Figure 20.34 shows an ECG of the lead II potential and a graph of the corresponding arterial blood pressure. The major features are labeled P, Q, R, S, and T. The P wave is generated by the depolarization and contraction of the atria as they pump blood into the ventricles. The QRS complex is created by the depolarization of the ventricles as they pump blood to the lungs and body. Since the shape of the heart and the path of the depolarization wave are not simple, the QRS complex has this typical shape and time span. The lead II QRS signal also masks the repolarization of the atria, which occur at the same time. Finally, the T wave is generated by the repolarization of the ventricles and is followed by the next P wave in the next heartbeat. Arterial blood pressure varies with each part of the heartbeat, with systolic (maximum) pressure occurring closely after the QRS complex, which signals contraction of the ventricles.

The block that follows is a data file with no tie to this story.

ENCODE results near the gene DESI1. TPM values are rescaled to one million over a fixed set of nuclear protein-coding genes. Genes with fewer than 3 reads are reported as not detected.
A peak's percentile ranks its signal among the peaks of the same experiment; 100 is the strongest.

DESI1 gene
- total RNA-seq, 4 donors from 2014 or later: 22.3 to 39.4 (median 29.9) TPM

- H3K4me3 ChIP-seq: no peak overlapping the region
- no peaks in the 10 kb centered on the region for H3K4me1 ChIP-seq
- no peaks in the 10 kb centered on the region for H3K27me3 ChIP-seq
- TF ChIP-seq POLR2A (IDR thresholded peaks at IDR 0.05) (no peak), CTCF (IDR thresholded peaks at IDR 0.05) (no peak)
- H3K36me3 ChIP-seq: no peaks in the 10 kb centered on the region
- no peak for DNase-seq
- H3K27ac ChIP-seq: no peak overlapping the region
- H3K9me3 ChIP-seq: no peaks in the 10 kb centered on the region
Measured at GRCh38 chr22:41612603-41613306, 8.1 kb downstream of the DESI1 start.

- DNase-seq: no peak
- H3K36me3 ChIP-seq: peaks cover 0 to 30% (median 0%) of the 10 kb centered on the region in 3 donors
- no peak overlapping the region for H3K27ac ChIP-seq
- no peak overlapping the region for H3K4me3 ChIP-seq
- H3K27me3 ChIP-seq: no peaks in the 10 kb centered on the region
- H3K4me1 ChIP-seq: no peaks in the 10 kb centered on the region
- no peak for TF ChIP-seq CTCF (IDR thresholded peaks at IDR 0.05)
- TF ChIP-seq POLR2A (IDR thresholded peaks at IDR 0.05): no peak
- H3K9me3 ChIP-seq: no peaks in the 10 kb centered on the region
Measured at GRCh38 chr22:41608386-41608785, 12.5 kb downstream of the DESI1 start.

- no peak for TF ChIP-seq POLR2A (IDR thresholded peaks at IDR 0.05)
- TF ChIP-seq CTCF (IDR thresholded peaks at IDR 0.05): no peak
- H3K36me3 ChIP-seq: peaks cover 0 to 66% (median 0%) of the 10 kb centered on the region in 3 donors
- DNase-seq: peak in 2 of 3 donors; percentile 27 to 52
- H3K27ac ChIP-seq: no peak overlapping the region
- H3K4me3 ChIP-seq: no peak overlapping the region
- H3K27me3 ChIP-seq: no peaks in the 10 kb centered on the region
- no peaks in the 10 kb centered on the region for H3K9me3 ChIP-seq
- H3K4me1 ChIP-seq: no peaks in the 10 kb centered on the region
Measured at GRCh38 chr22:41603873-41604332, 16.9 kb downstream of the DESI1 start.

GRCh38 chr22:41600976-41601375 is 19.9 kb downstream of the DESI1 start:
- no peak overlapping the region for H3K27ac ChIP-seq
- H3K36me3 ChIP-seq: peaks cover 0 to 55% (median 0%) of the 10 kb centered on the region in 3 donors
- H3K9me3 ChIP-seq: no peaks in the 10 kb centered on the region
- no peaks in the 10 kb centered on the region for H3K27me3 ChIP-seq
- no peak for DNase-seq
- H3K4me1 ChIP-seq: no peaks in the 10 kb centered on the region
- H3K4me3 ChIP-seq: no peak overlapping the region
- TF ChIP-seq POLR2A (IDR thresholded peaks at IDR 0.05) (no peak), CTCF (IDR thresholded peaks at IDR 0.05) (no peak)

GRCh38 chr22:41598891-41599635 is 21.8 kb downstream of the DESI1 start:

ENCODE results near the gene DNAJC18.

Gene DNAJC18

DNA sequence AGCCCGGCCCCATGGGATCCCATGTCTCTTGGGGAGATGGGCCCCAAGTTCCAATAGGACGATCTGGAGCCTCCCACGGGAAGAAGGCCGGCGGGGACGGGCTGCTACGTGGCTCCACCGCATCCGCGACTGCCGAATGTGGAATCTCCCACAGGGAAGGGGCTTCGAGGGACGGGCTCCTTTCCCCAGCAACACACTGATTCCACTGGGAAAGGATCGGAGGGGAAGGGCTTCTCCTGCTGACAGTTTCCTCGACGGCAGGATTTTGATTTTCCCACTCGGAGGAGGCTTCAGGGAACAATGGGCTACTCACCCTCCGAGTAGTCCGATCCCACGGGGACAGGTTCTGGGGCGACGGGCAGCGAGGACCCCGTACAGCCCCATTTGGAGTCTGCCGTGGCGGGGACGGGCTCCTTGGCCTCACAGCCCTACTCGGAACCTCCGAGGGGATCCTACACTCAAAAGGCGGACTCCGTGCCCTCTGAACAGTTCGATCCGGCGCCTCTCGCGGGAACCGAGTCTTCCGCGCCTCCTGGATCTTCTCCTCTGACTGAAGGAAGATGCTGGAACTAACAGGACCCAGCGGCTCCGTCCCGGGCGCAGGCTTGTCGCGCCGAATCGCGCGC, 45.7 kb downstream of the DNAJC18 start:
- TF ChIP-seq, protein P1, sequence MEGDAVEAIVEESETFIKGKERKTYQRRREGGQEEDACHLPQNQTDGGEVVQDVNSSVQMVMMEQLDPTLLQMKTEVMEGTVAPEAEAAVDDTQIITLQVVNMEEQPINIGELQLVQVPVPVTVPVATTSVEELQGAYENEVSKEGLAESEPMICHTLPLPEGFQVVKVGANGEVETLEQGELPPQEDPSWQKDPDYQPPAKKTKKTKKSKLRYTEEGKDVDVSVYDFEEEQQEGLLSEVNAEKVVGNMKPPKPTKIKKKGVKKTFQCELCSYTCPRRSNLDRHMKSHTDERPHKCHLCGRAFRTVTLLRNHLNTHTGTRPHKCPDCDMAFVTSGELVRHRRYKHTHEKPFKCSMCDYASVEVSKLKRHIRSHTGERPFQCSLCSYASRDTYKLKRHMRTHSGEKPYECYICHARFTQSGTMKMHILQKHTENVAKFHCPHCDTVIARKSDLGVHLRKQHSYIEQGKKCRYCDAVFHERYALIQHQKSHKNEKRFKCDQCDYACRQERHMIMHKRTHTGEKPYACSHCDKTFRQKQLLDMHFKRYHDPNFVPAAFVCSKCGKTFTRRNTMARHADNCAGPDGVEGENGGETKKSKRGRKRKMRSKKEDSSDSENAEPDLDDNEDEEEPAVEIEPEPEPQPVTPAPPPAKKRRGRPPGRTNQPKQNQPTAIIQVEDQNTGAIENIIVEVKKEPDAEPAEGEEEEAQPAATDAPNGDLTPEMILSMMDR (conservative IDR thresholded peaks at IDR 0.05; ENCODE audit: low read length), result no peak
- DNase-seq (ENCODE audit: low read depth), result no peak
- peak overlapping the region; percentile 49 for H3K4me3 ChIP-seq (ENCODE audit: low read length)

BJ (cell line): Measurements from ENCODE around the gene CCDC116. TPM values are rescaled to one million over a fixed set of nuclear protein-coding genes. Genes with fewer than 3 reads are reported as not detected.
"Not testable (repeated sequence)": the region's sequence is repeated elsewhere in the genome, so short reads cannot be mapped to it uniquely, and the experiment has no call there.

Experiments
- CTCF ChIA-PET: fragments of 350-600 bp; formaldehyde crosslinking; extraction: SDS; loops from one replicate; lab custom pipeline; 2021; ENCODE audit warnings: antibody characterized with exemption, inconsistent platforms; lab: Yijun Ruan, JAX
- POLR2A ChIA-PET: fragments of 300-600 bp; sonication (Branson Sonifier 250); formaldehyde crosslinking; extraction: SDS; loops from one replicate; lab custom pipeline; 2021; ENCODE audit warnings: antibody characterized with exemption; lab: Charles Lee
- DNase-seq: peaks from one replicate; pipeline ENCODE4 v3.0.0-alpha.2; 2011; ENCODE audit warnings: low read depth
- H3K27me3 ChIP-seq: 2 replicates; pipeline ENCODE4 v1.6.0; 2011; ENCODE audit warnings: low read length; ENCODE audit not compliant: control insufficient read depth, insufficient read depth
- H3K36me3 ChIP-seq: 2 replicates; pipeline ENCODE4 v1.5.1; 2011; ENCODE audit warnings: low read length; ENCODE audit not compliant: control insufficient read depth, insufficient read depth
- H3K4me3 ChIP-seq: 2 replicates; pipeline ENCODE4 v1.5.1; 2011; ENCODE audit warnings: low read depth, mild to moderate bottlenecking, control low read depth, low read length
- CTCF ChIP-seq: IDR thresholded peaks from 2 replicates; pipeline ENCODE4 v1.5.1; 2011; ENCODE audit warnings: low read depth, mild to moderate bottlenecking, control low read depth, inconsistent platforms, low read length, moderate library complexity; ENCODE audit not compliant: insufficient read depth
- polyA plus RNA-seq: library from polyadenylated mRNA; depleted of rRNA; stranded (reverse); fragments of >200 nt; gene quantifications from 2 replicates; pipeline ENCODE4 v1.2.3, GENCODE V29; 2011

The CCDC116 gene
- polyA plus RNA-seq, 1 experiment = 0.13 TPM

Taken together, the 12 leads of a state-of-the-art ECG can yield a wealth of information about the heart. For example, regions of damaged heart tissue, called infarcts, reflect electrical waves and are apparent in one or more lead potentials. Subtle changes due to slight or gradual damage to the heart are most readily detected by comparing a recent ECG to an older one. This is particularly the case since individual heart shape, size, and orientation can cause variations in ECGs from one individual to another. ECG technology has advanced to the point where a portable ECG monitor with a liquid crystal instant display and a printer can be carried to patients' homes or used in emergency vehicles. See Figure 20.35.
Stimulate a neuron and monitor what happens. Pause, rewind, and move forward in time in order to observe the ions as they move across the neuron membrane.